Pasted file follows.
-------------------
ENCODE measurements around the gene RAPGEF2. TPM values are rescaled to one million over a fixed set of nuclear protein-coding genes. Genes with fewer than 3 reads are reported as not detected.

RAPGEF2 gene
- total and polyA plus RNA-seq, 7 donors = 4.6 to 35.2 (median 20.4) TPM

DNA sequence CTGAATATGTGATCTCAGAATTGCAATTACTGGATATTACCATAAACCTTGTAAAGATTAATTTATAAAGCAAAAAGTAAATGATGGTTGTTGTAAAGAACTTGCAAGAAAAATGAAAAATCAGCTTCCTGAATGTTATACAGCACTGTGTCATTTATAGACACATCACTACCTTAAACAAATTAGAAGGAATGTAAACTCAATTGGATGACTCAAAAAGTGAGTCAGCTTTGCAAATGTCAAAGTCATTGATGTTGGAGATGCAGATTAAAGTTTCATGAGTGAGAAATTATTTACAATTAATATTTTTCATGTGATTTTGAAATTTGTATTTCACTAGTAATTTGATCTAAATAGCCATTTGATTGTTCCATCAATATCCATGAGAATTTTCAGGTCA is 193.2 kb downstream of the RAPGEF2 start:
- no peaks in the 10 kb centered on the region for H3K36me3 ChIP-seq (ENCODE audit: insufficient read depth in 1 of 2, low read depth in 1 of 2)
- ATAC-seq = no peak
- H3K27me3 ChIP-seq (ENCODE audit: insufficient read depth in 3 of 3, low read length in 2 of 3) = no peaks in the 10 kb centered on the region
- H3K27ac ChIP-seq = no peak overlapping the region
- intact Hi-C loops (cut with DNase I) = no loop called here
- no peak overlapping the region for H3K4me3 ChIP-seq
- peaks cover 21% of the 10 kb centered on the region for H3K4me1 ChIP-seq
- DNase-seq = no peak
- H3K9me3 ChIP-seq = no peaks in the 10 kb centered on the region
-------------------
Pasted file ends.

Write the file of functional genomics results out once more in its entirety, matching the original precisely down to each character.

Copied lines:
ENCODE measurements around the gene RAPGEF2. TPM values are rescaled to one million over a fixed set of nuclear protein-coding genes. Genes with fewer than 3 reads are reported as not detected.

RAPGEF2 gene
- total and polyA plus RNA-seq, 7 donors = 4.6 to 35.2 (median 20.4) TPM

DNA sequence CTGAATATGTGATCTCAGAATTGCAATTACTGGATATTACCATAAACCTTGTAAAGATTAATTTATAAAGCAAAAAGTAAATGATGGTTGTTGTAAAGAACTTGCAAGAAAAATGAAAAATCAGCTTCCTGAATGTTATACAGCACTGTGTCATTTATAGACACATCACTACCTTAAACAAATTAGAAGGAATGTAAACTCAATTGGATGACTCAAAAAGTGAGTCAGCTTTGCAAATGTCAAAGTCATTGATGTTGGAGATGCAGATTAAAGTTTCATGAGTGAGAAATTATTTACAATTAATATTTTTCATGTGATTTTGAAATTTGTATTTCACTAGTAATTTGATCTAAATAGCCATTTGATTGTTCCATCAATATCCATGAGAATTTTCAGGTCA is 193.2 kb downstream of the RAPGEF2 start:
- no peaks in the 10 kb centered on the region for H3K36me3 ChIP-seq (ENCODE audit: insufficient read depth in 1 of 2, low read depth in 1 of 2)
- ATAC-seq = no peak
- H3K27me3 ChIP-seq (ENCODE audit: insufficient read depth in 3 of 3, low read length in 2 of 3) = no peaks in the 10 kb centered on the region
- H3K27ac ChIP-seq = no peak overlapping the region
- intact Hi-C loops (cut with DNase I) = no loop called here
- no peak overlapping the region for H3K4me3 ChIP-seq
- peaks cover 21% of the 10 kb centered on the region for H3K4me1 ChIP-seq
- DNase-seq = no peak
- H3K9me3 ChIP-seq = no peaks in the 10 kb centered on the region